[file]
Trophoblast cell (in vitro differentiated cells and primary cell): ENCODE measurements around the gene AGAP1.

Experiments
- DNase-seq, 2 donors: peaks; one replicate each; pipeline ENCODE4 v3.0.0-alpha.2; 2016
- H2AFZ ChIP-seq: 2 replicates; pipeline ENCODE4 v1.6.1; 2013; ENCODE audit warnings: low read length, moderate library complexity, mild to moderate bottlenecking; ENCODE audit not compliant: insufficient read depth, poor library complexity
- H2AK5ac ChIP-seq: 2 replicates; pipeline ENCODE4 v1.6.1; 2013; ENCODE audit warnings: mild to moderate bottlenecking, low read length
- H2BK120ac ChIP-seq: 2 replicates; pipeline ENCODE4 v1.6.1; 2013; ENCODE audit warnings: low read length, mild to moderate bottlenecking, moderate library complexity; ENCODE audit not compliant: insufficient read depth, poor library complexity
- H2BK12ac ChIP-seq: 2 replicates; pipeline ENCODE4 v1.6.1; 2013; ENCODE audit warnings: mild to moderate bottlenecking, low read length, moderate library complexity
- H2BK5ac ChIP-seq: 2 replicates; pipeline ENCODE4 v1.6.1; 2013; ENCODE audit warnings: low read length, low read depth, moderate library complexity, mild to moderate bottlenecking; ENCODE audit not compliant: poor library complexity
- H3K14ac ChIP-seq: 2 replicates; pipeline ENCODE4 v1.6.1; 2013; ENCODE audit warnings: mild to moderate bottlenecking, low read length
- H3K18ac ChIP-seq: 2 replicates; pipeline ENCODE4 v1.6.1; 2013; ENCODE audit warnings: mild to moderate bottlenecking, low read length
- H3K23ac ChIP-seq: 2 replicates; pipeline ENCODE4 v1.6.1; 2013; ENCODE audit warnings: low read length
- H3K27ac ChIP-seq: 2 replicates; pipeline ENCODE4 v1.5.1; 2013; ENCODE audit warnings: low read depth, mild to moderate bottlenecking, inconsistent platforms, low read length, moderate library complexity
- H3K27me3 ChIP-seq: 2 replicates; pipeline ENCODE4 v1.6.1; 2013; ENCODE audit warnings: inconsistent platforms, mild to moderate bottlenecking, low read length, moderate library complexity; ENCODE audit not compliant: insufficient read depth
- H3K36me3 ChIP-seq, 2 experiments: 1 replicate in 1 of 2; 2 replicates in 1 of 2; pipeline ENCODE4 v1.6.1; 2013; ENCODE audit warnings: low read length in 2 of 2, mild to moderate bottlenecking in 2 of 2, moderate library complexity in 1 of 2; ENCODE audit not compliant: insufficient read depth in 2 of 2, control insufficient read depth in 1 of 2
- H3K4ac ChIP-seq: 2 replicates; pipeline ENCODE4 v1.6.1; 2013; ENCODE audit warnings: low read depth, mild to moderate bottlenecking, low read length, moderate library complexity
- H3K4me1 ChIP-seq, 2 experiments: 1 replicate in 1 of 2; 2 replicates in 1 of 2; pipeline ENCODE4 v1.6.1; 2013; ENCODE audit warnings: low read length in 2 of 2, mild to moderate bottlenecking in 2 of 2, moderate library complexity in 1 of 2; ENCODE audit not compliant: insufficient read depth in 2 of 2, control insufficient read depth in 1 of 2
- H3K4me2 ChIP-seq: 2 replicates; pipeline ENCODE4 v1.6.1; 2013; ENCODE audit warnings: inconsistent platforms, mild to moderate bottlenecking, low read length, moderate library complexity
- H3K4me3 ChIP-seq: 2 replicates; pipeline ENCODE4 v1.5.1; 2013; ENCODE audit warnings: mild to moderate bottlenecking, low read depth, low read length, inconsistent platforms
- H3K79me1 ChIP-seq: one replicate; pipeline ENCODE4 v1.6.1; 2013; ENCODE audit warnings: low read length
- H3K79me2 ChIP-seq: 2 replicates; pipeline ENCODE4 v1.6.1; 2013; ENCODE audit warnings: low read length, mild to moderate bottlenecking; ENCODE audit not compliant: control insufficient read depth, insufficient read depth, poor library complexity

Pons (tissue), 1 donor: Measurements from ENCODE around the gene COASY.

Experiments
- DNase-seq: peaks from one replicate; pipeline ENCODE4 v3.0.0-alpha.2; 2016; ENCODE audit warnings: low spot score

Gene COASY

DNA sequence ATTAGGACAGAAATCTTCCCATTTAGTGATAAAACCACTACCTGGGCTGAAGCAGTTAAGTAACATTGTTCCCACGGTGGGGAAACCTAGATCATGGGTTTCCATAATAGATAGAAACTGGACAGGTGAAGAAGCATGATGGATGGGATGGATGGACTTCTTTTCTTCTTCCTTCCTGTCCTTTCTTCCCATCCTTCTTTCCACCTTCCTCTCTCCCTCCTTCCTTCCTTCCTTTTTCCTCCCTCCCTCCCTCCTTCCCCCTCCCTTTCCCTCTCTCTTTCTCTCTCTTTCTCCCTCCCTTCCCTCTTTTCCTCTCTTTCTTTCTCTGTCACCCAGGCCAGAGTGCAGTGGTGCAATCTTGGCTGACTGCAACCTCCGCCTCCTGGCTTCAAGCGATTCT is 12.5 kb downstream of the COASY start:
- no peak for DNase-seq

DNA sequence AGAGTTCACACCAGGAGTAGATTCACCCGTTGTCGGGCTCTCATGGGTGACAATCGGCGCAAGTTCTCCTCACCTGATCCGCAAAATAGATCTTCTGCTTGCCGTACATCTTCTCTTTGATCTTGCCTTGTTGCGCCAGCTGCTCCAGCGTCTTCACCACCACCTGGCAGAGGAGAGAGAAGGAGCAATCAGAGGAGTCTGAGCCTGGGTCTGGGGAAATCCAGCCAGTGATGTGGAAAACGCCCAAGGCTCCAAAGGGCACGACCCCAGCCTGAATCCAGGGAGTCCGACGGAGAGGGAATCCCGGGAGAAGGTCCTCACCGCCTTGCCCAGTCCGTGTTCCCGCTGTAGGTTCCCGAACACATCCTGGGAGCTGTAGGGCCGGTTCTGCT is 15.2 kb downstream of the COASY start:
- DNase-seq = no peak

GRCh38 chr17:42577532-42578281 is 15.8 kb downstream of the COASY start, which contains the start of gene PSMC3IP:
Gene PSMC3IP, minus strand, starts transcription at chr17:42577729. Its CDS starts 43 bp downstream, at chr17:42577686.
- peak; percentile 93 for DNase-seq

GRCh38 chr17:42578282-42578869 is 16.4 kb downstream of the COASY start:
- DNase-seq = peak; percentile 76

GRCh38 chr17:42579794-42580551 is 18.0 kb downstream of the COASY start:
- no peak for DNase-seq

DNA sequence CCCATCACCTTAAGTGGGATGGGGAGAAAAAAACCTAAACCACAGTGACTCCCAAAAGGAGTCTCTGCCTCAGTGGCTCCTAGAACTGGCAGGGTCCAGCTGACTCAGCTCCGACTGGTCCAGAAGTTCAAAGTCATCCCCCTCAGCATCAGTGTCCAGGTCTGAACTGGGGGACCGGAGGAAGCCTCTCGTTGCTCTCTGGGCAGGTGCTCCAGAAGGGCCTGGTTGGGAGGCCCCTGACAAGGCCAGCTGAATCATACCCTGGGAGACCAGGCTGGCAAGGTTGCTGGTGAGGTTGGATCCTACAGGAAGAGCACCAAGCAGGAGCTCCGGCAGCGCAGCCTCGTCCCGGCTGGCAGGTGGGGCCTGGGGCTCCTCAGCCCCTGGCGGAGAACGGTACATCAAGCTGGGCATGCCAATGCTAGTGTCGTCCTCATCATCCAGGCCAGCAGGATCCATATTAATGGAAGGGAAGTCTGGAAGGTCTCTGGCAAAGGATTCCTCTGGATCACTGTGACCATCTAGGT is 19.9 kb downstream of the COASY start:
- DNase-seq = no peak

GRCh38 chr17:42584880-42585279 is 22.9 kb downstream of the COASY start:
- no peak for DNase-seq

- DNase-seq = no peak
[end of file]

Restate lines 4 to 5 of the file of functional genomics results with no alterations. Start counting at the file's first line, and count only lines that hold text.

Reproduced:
- H2AFZ ChIP-seq: 2 replicates; pipeline ENCODE4 v1.6.1; 2013; ENCODE audit warnings: low read length, moderate library complexity, mild to moderate bottlenecking; ENCODE audit not compliant: insufficient read depth, poor library complexity
- H2AK5ac ChIP-seq: 2 replicates; pipeline ENCODE4 v1.6.1; 2013; ENCODE audit warnings: mild to moderate bottlenecking, low read length